In our trawl through some of the top tech reportage internationally over the weekend we look at whether Hollywood ‘gets’ the streaming revolution; how jurors came to their decision in the Samsung V Apple patents trial; and will Sequoia include Europe in a major new international fund worth close to US$1bn?
How Hollywood Is Encouraging Online Piracy
Scientific American had a very interesting article about how Hollywood may be ushering in its own demise.
According to the article the streaming industry is booming and the logic is the more movies people rent the more money the movie industry can make. Right?
Wrong. Apparently this hasn’t occurred to the movie moguls yet.
“The people want movies. None of Hollywood’s baffling legal constructs will stop the demand. The studios are trying to prevent a dam from bursting by putting up a picket fence. And if you don’t make your product available legally, guess what? The people will get it illegally,” Scientific American warns.
Samsung V Apple jurors speak out
On Friday night/Saturday morning the world learnt of the decisions made by the jury in the Samsung/Apple case in San Jose, resulting in a deluge of coverage and analysis.
One of the more interesting stories to come out of the case in the hours to follow was a report by CNET where it reports how one of the jury members, a San Jose resident who had undergone the process of securing a patent on an invention, played an integral role in guiding the other eight jury members towards their decision. Others worked for telecoms companies and one was an electrical engineer.
Ultimately, it appears, a jury in a place like San Jose are quite a cut above the rest and you can imagine that in the spiritual home of Silicon Valley it is quite likely that a jury is likely to include an inventor or two – with the upshot that there is a reverend respect for intellectual property.
"We found for Apple because of the evidence they presented," juror Manuel Ilagan said in an interview with CNET. "It was clear there was infringement."
In another report carried by the San Jose Mercury News, jury foreman Velvin Hogan said: “It became clear Samsung in some cases chose to ignore when it knew or should have known what they were doing in their products was infringing on" Apple’s intellectual property rights, Hogan said. "They had time internally to make some changes to avoid the (legal problems). In our way of thinking, they took a calculated risk.”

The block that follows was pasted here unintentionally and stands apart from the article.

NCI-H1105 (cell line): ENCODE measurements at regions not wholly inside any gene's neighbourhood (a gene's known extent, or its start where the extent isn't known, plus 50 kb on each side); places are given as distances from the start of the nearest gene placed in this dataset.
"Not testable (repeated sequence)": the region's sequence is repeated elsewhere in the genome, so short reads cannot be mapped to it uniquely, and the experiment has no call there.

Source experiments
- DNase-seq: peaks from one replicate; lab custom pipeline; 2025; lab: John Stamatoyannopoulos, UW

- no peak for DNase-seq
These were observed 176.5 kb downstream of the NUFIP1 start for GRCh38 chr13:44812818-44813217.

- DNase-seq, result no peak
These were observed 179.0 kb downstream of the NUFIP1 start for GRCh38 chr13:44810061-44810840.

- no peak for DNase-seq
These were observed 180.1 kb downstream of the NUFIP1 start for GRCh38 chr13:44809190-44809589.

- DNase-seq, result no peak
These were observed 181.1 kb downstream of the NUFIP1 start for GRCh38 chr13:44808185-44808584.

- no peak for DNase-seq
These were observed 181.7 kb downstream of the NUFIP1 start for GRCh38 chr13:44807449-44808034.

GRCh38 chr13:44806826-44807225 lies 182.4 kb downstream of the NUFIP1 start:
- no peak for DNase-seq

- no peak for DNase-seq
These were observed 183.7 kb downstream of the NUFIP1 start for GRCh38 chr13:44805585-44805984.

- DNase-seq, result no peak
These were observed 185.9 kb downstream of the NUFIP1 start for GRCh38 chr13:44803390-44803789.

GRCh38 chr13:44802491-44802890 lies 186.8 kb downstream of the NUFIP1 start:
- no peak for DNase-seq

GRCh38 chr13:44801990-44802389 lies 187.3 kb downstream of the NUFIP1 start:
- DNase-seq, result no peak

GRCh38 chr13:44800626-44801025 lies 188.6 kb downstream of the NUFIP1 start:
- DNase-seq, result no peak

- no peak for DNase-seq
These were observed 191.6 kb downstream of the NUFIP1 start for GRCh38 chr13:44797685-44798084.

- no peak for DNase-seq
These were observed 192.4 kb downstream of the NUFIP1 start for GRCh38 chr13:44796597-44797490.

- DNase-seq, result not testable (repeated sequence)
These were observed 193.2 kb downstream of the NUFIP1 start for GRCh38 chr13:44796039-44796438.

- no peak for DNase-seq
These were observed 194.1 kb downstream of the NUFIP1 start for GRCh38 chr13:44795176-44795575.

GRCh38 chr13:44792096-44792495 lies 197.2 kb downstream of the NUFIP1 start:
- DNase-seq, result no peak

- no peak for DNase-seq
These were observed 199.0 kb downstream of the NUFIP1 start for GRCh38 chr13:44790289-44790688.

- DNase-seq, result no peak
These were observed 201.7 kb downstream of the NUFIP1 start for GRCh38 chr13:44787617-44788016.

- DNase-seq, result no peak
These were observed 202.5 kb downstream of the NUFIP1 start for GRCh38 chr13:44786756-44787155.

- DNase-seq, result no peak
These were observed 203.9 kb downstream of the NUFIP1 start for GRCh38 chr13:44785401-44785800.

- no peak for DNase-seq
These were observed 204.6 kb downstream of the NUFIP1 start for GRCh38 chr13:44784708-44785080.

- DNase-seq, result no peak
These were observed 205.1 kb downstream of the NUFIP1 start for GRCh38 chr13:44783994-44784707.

Samsung V Apple – a verdict that may alter an industry
The New York Times in its editorial on the verdict in the Samsung V Apple case said on Saturday that it is a verdict that will alter an entire industry.
“For Samsung, which lost on almost every count in the closely watched trial in San Jose, Calif., and was ordered to pay more than $1 billion in damages, the implications are more obvious. It will have to be cautious in how it designs products to avoid being accused of imitating Apple.
Other makers may become more cautious, too. Google, which makes the Android software that runs at the core of Samsung phones, will clearly feel an impact through its hardware-making partner. Microsoft however, which is attempting to enter the market with new software, will feel less of an effect, industry experts said.”
Has Sequoia overlooked Europe with US$975m uber-fund?
Influential Silicon Valley venture capital firm Sequoia Capital has raised a US$975m venture capital fund focused on international investments and plans to invest in China, Israel and the US, according to TechCrunch.
Okay, so what’s wrong with this picture?
Where is Europe in all of this? Europe has been home to major tech success stories of recent years from Skype to Rovio and Spotify and many others. Surely Sequoia couldn’t overlook Europe?
Hopefully the dust will settle and Sequoia will have a fund for Europe in the works. According to TechCrunch: “We’ve heard that the firm has raised three separate funds for U.S., China and Israeli investments. Our sources say that Sequoia has already raised $450 million for a U.S. venture fund, $325 million for a China venture fund, and $200 million for a fund for Israel-based venture investments. While the amount has already been raised, the funds will be closed in the next month, we hear.”
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